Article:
Political System of Germany

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Political system.

The Federal Republic of Germany is a federal
state created by the German Federal Constitution
(Grundgesetz, Art. 20 (1)). Germany consists of
16 states (L„nder) each with their own
constitution. Articles 70 et seq. of the
constitution allocate legislative powers between
the federal government and the states. The
general rule is that a power not expressly granted
the federal government (expressed in Articles 70,
71 and 73 of the Grundgesetz) is retained by the
state, making the states relatively autonomous.
The federal government and the states have
concurrent jurisdiction (police powers, cultural
issues, local government matters, the application
of civil and criminal law). Federal laws
establish a framework for the individual states.
For instance, the federal law concerning the
correctional system and its administration
(Strafvollzugsgesetz) serves as a model to the
states. The states that have not adopted their
own correctional law use the federal law as their
guideline. If any conflict arises between a
federal law and that of a State (Article 31 of the
constitution) the federal law prevails. Germany's
Federal Constitutional Court, the highest court on
constitutional matters, has held that the States
have limited sovereign powers of their own that
are not derived from the powers of the
Members of parliament and the chancellor are
elected officials. The chancellor defines the
country's political strategies. While the Federal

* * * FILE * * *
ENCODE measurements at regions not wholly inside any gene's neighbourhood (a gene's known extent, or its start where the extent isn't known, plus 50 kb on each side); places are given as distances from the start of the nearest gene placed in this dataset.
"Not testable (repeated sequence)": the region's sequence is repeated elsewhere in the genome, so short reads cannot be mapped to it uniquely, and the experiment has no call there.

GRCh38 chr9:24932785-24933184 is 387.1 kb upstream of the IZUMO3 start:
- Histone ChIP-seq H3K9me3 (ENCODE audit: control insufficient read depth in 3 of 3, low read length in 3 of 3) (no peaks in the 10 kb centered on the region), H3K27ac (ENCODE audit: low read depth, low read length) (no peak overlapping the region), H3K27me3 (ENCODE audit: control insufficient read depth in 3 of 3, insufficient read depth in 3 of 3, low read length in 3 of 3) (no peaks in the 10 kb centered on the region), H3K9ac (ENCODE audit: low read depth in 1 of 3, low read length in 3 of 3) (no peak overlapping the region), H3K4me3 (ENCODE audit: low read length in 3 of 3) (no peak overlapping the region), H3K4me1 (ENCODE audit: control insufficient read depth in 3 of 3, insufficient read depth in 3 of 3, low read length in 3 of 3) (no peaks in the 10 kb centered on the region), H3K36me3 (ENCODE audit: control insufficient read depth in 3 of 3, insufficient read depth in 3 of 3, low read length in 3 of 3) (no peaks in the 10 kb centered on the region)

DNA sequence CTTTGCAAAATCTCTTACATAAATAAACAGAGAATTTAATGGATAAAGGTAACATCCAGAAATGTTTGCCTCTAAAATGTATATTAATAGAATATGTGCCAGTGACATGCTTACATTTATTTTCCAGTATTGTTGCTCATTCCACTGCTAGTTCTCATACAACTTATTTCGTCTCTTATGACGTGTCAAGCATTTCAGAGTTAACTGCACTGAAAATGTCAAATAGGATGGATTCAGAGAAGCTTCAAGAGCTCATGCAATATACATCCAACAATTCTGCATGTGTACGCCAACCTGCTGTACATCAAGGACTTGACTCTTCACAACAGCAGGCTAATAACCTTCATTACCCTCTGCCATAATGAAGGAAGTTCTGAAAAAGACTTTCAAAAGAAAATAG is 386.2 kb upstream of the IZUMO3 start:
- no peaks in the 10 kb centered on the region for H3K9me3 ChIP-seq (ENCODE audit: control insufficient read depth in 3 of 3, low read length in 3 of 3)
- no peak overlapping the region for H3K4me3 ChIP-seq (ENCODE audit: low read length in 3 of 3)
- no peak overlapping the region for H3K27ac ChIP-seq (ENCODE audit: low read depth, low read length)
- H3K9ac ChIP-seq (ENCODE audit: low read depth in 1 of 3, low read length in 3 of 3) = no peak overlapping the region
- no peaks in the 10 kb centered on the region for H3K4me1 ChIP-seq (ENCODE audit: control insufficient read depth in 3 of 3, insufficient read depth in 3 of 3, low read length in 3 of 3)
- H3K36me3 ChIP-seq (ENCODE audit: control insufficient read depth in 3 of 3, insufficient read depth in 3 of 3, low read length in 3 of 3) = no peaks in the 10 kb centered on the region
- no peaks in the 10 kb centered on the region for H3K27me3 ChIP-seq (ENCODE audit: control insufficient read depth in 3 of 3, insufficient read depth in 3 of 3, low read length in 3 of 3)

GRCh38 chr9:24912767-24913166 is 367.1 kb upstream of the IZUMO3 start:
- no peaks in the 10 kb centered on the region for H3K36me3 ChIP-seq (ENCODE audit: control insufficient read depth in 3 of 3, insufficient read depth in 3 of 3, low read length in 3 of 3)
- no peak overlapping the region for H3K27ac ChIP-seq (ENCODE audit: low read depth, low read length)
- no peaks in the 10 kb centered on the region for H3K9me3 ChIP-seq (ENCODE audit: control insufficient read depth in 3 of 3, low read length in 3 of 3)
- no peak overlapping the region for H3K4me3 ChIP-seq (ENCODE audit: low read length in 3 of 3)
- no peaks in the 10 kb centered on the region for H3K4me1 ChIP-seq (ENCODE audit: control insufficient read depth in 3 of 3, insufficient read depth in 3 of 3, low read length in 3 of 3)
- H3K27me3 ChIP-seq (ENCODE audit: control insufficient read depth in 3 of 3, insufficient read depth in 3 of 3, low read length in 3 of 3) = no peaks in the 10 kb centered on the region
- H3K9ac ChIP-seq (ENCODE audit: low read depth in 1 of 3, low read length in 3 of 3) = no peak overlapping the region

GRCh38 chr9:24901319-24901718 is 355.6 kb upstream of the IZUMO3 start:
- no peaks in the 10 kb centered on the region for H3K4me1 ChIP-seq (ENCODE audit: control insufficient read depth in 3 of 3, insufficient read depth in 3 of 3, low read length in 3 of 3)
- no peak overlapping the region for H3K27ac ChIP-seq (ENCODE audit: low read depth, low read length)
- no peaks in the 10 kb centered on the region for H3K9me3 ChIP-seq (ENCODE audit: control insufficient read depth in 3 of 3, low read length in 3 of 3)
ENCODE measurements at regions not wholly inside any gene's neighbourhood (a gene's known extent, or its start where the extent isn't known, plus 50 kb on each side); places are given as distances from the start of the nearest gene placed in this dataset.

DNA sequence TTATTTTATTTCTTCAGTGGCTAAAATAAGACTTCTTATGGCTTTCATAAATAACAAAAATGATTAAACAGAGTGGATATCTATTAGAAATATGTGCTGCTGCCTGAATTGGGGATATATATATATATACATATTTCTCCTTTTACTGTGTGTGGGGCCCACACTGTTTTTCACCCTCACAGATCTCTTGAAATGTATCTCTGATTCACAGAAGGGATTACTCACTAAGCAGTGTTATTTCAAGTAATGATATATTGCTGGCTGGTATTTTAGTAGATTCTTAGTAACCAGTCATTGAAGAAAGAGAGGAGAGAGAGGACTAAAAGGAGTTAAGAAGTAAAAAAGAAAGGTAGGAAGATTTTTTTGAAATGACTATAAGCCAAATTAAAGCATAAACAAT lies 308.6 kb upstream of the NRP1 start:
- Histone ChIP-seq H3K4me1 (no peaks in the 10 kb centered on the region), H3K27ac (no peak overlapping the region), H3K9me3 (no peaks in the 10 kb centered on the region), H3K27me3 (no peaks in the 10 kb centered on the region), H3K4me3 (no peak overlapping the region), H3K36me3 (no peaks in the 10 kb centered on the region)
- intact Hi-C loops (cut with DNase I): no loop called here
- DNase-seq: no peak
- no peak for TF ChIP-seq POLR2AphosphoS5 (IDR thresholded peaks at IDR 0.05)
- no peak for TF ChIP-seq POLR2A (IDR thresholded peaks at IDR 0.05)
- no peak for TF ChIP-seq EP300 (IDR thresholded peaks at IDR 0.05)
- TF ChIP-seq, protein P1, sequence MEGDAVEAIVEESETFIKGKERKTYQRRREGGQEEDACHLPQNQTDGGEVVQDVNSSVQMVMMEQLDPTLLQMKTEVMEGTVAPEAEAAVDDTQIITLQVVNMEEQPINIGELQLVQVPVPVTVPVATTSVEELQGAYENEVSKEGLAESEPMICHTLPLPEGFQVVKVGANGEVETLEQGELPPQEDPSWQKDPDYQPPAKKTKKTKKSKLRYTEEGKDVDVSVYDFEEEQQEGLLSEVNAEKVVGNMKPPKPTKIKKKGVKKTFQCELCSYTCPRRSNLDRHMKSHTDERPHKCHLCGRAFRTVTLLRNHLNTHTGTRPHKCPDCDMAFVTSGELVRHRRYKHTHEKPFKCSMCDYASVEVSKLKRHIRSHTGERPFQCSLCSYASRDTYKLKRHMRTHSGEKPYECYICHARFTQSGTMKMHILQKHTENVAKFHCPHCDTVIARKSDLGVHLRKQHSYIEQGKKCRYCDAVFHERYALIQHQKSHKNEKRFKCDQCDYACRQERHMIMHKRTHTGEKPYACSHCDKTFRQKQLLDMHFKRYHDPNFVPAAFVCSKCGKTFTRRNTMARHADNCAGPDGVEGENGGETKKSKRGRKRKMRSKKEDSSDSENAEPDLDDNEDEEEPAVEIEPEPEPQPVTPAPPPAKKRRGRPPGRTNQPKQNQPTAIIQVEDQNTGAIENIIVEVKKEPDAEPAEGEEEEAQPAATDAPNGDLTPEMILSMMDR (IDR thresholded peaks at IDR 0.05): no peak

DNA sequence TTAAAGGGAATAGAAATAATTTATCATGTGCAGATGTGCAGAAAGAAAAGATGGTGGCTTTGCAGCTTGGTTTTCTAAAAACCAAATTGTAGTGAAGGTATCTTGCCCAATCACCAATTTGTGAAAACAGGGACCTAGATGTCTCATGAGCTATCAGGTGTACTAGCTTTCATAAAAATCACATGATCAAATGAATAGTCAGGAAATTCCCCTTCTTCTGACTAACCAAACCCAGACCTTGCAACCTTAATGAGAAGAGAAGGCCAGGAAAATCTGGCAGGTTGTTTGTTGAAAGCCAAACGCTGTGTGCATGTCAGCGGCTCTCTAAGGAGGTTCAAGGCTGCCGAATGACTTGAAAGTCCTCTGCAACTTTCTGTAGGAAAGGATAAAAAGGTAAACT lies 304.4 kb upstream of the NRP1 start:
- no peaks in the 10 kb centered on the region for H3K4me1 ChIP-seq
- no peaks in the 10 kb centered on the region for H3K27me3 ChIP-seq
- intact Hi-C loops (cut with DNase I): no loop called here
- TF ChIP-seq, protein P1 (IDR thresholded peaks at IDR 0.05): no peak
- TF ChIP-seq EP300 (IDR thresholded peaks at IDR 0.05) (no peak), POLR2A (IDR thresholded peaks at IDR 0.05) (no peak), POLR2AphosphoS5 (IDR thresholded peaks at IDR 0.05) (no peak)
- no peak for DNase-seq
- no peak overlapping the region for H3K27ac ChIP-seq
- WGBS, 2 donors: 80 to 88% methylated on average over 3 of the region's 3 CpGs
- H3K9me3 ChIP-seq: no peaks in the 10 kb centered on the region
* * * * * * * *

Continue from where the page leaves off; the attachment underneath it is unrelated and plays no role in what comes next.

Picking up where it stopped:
Republic of Germany also has a president who
serves as head of the state, this role more nearly
resembles that of a dignitary, with little
political power. However, the president does
maintain power to veto legislative bills. The
constitution,also referred to as the Basic Law,
divides the powers of the judiciary, legislative
and executive branches.
There are numerous political parties and
alliances in German politics. The two major
parties include the CDU (Christian Democratic
Union), and the SPD (Social Democratic Party).
Others of lesser significance in terms of their
representative strength in parliament are the FDP
(Free Democratic Party) and the Greens
(Alternative-List). Within the last few years
right-wing political parties have also gained in
While the Penal Code, Strafgesetzbuch, herein
referred to as the StGB, and the Code of Criminal
Procedure Strafprozeáordnung, herein referred to
as the StPO, are federal codes, making their
application consistent nationwide, the
administration of the criminal justice system
(police, courts and correctional institutions) are
matters left to the individual states. 1 Special
state laws govern the regulation of police matters
as well as the prosecution of cases. 2 German
law requires the prosecutor to play a neutral
role. The prosecutor is obliged to consider
evidence which will both incriminate and exonerate
the accused. The appointment of judges also
differs from state to state, keeping within the
concept of state autonomy in regards to criminal
and juvenile justice administration. (Karstedt,

2. Legal system.

Laws are created by the Bundestag or Lower
House of the German parliament. The upper house
(Bundesrat) is a representative body of the states
based on their population. The upper house must
approve the laws made by the lower house and has
veto power in matters concerning the states (for
instance, taxes). The legal system is guided by
federal laws which apply nationwide. Those
specifically applicable to the criminal justice
system are the Penal Code (StGB) and the Code of
Criminal Procedure (StPO). Other laws which
concern the criminal justice system are the
Bet„ubungsmittelgesetz or BtMG (drug statutes),
the Bet„ubungsmittel-Verschreibungsverordnung
(drug prescription regulation) (BtMVV),
Straáenverkehrsgesetz (StVG) or traffic laws, and
the Gesetz ber Ordnungswidrigkeiten (OWiG) or
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